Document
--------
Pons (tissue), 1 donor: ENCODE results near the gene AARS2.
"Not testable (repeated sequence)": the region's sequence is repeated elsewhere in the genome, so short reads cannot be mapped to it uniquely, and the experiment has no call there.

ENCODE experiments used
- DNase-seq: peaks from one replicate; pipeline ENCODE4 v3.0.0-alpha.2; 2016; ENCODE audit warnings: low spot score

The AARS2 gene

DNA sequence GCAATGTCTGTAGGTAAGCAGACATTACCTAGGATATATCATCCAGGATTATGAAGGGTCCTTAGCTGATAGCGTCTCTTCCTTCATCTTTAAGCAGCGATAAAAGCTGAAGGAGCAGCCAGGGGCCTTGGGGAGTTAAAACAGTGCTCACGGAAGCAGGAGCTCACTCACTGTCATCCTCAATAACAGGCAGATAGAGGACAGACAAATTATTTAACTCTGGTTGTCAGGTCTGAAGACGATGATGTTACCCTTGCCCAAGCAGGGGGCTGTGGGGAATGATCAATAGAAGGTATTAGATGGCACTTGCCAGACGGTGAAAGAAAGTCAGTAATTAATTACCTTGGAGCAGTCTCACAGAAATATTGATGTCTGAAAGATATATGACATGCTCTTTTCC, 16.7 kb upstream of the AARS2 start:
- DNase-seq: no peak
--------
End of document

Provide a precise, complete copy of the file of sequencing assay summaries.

Pons (tissue), 1 donor: ENCODE results near the gene AARS2.
"Not testable (repeated sequence)": the region's sequence is repeated elsewhere in the genome, so short reads cannot be mapped to it uniquely, and the experiment has no call there.

ENCODE experiments used
- DNase-seq: peaks from one replicate; pipeline ENCODE4 v3.0.0-alpha.2; 2016; ENCODE audit warnings: low spot score

The AARS2 gene

DNA sequence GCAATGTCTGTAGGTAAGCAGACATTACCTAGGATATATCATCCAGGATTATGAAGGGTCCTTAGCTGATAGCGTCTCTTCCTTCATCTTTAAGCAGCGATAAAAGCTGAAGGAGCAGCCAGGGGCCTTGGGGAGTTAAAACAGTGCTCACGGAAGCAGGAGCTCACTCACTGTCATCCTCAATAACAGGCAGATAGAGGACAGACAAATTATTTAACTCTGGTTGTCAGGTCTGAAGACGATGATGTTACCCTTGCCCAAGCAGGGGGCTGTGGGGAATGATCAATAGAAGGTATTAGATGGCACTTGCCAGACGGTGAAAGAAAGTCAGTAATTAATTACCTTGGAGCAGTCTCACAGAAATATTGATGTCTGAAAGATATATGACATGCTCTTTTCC, 16.7 kb upstream of the AARS2 start:
- DNase-seq: no peak